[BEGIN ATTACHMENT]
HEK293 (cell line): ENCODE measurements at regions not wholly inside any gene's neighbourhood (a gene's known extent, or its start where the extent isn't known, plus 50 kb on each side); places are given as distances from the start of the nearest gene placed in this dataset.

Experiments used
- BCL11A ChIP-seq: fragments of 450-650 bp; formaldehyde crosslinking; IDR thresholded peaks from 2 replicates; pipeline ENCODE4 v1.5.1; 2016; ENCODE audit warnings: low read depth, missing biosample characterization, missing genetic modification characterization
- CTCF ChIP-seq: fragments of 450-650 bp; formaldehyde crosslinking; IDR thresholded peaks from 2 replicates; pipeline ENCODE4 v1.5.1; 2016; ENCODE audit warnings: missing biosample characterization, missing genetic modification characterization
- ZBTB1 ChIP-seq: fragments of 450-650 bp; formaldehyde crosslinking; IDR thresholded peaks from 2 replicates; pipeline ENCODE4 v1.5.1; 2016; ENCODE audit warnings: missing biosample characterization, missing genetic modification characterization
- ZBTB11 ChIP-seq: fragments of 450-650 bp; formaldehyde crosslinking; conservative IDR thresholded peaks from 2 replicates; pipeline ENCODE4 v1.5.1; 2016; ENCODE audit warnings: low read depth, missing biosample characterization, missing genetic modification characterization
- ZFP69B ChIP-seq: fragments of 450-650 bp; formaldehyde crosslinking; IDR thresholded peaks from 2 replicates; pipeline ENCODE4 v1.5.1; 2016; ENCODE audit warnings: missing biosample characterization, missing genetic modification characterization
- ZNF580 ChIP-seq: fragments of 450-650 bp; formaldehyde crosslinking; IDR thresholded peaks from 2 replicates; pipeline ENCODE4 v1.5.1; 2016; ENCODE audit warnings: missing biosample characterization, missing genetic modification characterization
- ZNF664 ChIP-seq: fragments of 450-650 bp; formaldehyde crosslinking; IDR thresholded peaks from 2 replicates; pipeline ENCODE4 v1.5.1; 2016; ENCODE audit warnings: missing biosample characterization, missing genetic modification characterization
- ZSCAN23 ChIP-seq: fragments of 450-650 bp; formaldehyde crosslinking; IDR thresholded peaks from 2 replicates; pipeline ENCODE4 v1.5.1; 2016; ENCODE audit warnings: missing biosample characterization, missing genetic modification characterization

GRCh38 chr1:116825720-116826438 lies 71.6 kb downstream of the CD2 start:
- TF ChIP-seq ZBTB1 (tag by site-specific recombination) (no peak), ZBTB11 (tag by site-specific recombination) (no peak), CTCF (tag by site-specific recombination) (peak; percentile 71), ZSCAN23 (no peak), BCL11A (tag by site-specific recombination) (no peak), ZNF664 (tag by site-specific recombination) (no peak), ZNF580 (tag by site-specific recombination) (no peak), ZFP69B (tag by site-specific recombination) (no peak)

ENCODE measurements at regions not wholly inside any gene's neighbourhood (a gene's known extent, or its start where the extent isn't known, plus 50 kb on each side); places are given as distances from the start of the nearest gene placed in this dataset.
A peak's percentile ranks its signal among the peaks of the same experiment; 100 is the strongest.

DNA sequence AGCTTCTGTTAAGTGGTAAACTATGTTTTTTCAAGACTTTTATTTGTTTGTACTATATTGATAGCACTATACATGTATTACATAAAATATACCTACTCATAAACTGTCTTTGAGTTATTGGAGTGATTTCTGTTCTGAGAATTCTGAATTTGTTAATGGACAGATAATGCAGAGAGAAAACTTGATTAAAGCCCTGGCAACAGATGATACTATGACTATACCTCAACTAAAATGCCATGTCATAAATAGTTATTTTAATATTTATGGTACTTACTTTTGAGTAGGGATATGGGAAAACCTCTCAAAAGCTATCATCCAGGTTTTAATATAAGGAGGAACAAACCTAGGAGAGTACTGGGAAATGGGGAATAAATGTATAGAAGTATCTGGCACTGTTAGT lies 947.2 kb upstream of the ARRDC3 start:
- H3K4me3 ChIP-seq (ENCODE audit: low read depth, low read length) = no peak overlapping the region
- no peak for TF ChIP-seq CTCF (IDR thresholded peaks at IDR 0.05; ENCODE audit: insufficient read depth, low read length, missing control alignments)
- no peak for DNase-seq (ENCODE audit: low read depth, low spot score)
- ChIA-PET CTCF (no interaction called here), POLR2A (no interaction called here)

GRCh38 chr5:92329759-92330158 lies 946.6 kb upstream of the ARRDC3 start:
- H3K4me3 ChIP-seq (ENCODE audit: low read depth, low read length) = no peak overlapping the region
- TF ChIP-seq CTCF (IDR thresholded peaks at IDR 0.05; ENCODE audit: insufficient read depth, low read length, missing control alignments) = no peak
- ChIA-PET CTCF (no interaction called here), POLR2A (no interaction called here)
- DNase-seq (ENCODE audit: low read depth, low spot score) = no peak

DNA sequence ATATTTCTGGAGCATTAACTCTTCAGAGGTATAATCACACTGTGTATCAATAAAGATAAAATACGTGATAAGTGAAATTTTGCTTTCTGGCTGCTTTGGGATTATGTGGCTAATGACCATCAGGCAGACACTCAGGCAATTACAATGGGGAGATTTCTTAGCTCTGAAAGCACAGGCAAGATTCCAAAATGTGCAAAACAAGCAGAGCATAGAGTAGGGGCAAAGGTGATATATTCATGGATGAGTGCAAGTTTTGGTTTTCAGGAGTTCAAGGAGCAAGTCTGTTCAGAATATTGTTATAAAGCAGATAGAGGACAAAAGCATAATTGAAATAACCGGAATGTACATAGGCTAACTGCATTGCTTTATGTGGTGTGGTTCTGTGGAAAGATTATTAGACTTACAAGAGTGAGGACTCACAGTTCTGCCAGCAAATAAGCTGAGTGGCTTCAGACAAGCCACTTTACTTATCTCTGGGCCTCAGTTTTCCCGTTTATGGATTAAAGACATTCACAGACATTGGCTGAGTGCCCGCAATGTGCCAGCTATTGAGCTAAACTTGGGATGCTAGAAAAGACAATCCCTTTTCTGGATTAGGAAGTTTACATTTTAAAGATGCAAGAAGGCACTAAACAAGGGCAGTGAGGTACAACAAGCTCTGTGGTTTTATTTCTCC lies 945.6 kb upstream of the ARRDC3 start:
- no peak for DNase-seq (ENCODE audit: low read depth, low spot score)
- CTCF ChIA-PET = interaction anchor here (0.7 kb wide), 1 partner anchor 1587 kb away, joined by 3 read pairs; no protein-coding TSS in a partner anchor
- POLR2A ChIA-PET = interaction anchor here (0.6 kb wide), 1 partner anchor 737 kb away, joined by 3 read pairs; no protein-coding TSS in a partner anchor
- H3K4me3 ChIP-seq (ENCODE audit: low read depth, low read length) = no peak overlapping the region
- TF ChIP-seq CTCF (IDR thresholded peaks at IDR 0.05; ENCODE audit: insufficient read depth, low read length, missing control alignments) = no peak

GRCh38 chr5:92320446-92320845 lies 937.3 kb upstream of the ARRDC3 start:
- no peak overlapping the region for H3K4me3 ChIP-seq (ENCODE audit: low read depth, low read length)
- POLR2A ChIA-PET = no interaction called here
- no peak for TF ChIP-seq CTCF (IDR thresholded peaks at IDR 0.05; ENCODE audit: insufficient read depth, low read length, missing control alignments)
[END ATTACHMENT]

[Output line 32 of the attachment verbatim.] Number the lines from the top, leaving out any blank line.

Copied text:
- no peak overlapping the region for H3K4me3 ChIP-seq (ENCODE audit: low read depth, low read length)